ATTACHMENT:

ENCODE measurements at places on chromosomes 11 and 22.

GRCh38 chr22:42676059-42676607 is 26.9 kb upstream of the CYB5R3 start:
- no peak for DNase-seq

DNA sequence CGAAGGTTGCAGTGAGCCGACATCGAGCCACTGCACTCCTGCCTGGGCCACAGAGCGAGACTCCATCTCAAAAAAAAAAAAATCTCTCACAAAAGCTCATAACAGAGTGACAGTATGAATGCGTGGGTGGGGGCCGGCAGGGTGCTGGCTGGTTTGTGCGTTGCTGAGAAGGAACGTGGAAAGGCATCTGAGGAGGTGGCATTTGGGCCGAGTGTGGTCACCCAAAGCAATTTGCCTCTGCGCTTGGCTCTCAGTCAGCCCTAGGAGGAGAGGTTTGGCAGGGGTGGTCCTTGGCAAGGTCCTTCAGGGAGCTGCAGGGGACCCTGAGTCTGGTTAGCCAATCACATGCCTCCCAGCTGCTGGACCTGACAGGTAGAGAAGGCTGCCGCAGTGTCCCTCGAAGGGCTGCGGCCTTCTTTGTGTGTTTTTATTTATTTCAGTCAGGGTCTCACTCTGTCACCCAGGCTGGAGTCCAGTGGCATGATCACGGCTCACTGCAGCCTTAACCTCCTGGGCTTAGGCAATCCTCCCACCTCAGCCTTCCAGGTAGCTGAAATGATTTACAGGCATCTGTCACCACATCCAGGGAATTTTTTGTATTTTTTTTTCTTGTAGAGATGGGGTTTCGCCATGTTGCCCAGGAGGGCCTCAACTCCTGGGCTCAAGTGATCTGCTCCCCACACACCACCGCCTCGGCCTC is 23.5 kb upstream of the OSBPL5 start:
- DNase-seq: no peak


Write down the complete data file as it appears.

ENCODE measurements at places on chromosomes 11 and 22.

GRCh38 chr22:42676059-42676607 is 26.9 kb upstream of the CYB5R3 start:
- no peak for DNase-seq

DNA sequence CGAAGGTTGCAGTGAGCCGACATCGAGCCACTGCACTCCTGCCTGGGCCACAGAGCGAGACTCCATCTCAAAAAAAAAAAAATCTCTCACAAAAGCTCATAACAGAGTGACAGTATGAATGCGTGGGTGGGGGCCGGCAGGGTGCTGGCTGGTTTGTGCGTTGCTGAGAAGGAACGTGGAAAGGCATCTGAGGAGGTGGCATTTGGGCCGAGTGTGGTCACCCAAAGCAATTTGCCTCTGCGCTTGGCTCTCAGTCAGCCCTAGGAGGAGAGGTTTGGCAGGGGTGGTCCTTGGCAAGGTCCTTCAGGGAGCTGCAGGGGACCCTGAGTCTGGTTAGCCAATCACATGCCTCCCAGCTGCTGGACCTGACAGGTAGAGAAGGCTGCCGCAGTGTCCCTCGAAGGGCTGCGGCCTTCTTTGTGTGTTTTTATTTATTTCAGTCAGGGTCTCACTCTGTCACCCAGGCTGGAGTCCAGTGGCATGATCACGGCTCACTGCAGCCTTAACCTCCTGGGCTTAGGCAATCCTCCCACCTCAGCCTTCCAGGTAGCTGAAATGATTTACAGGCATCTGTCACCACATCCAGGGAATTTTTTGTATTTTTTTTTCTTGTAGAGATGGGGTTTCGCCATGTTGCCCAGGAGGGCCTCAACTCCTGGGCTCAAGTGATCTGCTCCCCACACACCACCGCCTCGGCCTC is 23.5 kb upstream of the OSBPL5 start:
- DNase-seq: no peak